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InfoQ Homepage News MariaDB 11.0 Brings a New Optimizer Cost Model and More

MariaDB 11.0 Brings a New Optimizer Cost Model and More

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Ten years after the last release, MariaDB Server 11.0 has been released. This version has several changes, including a new optimizer cost model that aims to predict more accurately the actual cost of each query execution plan and the removal of the InnoDB change buffer.

According to the MariaDB foundation, most optimizer problems, such as reporting performance issues about bad query plans, had been informed by the community users.

The flagship feature of MariaDB 11.0 is the new optimizer cost model, which is aimed at being able to predict more accurately the cost of each query execution plan. However, there is no guarantee that it will be better in all scenarios; some queries can be even slower. The idea is to increase the MariaDB major version as a signal.

Before MariaDB 11.0, the MariaDB query optimizer used a "basic cost" of 1 for one disk access, fetching a key, fetching a row based on the rowid from the key, besides other small costs. Those costs are reasonable when finding the best index to use, but not so good for a table scan, an index scan, or a range lookup.

MariaDB 11.0 changed the basic cost for "storage engine operations" to be one millisecond, which means that for most queries, the cost should be close to the time the server spends in the storage engine + join_cache + sorting.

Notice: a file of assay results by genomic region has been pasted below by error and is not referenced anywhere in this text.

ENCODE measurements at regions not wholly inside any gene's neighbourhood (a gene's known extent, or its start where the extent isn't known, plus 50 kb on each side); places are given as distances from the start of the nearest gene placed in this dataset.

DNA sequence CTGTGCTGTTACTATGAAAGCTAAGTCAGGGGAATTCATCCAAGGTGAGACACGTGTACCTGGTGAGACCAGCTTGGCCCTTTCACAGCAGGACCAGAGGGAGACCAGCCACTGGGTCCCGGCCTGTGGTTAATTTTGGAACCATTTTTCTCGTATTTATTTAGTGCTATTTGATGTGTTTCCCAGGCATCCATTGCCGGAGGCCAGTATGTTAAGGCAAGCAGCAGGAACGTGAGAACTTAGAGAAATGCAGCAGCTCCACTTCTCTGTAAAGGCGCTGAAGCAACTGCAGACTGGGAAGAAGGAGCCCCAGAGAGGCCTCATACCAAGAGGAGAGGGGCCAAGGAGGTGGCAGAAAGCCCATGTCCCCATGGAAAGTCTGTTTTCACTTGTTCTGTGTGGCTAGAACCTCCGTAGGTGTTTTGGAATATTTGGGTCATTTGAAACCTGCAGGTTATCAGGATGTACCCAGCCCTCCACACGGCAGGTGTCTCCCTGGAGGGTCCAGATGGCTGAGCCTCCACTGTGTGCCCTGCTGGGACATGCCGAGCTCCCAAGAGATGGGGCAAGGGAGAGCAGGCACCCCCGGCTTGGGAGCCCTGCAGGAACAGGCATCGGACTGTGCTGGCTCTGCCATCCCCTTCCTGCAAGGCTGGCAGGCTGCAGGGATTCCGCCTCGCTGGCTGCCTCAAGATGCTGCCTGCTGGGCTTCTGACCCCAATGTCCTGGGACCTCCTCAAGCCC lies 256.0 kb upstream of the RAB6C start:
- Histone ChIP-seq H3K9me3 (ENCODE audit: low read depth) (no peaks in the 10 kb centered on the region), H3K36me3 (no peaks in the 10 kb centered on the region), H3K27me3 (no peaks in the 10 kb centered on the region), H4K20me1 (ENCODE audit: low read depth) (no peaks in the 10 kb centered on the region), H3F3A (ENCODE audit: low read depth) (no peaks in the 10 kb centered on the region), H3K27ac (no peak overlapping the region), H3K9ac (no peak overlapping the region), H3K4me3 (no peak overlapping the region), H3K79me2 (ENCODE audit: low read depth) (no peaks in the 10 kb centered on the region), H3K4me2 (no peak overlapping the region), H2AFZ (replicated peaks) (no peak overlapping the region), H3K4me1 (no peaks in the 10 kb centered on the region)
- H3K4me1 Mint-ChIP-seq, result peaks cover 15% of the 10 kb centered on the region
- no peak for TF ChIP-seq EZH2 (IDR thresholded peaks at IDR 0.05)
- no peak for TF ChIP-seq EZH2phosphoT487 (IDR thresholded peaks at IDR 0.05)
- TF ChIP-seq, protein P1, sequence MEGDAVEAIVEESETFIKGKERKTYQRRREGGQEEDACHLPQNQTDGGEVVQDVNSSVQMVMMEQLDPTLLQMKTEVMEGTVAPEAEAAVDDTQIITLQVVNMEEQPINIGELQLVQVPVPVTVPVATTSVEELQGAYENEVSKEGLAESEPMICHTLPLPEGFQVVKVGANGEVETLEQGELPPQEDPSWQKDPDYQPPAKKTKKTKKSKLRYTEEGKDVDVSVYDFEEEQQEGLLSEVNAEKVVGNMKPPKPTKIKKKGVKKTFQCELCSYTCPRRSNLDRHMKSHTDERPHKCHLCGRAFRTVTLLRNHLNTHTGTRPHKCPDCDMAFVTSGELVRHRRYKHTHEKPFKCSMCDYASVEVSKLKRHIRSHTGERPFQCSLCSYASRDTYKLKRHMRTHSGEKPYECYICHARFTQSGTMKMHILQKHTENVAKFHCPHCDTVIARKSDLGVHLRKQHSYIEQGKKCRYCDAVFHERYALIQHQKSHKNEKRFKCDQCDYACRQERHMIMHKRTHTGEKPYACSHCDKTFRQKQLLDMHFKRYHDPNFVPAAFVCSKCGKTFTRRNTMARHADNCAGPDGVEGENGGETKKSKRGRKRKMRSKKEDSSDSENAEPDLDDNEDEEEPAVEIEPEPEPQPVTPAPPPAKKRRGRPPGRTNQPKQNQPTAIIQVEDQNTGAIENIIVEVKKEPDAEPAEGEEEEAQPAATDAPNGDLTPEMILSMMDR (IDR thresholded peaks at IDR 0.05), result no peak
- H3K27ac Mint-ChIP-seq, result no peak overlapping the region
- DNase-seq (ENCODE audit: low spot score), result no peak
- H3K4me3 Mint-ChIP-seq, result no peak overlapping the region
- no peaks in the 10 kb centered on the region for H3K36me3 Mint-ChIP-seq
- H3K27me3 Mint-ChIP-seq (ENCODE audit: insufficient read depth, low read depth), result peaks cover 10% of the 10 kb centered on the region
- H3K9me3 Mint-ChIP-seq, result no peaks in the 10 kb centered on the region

The engine costs have been separated into small pieces to improve accuracy. The disk read costs now assume by default an SSD disk with 400/second, which can be changed by modifying the OPTIMIZER_DISK_READ_COST.

All engine-specific costs can be found in the information_schema.optimizer_costs. To see the default costs for an engine, the following query is available:

select * from information_schema.optimizer_costs where engine="default"\G

And the results will be:

*************************** 1. row ***************************
                         ENGINE: default
       OPTIMIZER_DISK_READ_COST: 10.240000
OPTIMIZER_INDEX_BLOCK_COPY_COST: 0.035600
     OPTIMIZER_KEY_COMPARE_COST: 0.011361
        OPTIMIZER_KEY_COPY_COST: 0.015685
      OPTIMIZER_KEY_LOOKUP_COST: 0.435777
   OPTIMIZER_KEY_NEXT_FIND_COST: 0.082347
      OPTIMIZER_DISK_READ_RATIO: 0.020000
        OPTIMIZER_ROW_COPY_COST: 0.060866
      OPTIMIZER_ROW_LOOKUP_COST: 0.130839
   OPTIMIZER_ROW_NEXT_FIND_COST: 0.045916
   OPTIMIZER_ROWID_COMPARE_COST: 0.002653
      OPTIMIZER_ROWID_COPY_COST: 0.002653

To change the default costs, it is only required to specify the cost as an argument, such as set global optimizer_disk_read_cost=20.

To check the default costs for InnoDB storage engine, just run

select * from information_schema.optimizer_costs where engine="innodb"\G

Following the results:

*************************** 1. row ***************************
                         ENGINE: InnoDB
       OPTIMIZER_DISK_READ_COST: 10.240000
OPTIMIZER_INDEX_BLOCK_COPY_COST: 0.035600
     OPTIMIZER_KEY_COMPARE_COST: 0.011361
        OPTIMIZER_KEY_COPY_COST: 0.015685
      OPTIMIZER_KEY_LOOKUP_COST: 0.791120
   OPTIMIZER_KEY_NEXT_FIND_COST: 0.099000
      OPTIMIZER_DISK_READ_RATIO: 0.020000
        OPTIMIZER_ROW_COPY_COST: 0.060870
      OPTIMIZER_ROW_LOOKUP_COST: 0.765970
   OPTIMIZER_ROW_NEXT_FIND_COST: 0.070130